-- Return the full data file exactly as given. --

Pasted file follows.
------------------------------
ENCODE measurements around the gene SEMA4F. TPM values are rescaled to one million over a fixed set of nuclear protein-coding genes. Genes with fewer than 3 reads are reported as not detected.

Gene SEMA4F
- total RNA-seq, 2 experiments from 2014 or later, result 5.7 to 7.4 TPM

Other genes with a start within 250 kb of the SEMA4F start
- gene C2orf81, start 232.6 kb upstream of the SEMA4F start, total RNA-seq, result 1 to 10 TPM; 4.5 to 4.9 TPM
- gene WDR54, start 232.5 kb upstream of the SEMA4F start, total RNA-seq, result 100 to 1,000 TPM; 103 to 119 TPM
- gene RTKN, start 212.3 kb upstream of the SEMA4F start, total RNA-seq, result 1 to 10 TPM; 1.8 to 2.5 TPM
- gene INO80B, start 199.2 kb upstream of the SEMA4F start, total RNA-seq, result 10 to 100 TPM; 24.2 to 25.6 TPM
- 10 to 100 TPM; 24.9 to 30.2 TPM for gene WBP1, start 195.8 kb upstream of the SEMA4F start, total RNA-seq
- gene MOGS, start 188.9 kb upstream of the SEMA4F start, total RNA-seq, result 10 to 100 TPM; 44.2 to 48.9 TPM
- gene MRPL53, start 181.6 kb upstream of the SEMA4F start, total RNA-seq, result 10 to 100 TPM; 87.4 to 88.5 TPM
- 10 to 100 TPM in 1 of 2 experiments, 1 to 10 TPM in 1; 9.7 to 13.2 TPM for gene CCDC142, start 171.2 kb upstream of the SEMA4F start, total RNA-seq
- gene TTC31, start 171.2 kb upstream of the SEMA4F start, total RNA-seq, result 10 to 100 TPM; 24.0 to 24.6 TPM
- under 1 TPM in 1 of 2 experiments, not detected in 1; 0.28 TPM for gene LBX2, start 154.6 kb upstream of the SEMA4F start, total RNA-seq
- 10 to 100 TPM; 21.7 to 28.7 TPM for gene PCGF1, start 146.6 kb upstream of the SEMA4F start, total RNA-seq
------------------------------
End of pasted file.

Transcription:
ENCODE measurements around the gene SEMA4F. TPM values are rescaled to one million over a fixed set of nuclear protein-coding genes. Genes with fewer than 3 reads are reported as not detected.

Gene SEMA4F
- total RNA-seq, 2 experiments from 2014 or later, result 5.7 to 7.4 TPM

Other genes with a start within 250 kb of the SEMA4F start
- gene C2orf81, start 232.6 kb upstream of the SEMA4F start, total RNA-seq, result 1 to 10 TPM; 4.5 to 4.9 TPM
- gene WDR54, start 232.5 kb upstream of the SEMA4F start, total RNA-seq, result 100 to 1,000 TPM; 103 to 119 TPM
- gene RTKN, start 212.3 kb upstream of the SEMA4F start, total RNA-seq, result 1 to 10 TPM; 1.8 to 2.5 TPM
- gene INO80B, start 199.2 kb upstream of the SEMA4F start, total RNA-seq, result 10 to 100 TPM; 24.2 to 25.6 TPM
- 10 to 100 TPM; 24.9 to 30.2 TPM for gene WBP1, start 195.8 kb upstream of the SEMA4F start, total RNA-seq
- gene MOGS, start 188.9 kb upstream of the SEMA4F start, total RNA-seq, result 10 to 100 TPM; 44.2 to 48.9 TPM
- gene MRPL53, start 181.6 kb upstream of the SEMA4F start, total RNA-seq, result 10 to 100 TPM; 87.4 to 88.5 TPM
- 10 to 100 TPM in 1 of 2 experiments, 1 to 10 TPM in 1; 9.7 to 13.2 TPM for gene CCDC142, start 171.2 kb upstream of the SEMA4F start, total RNA-seq
- gene TTC31, start 171.2 kb upstream of the SEMA4F start, total RNA-seq, result 10 to 100 TPM; 24.0 to 24.6 TPM
- under 1 TPM in 1 of 2 experiments, not detected in 1; 0.28 TPM for gene LBX2, start 154.6 kb upstream of the SEMA4F start, total RNA-seq
- 10 to 100 TPM; 21.7 to 28.7 TPM for gene PCGF1, start 146.6 kb upstream of the SEMA4F start, total RNA-seq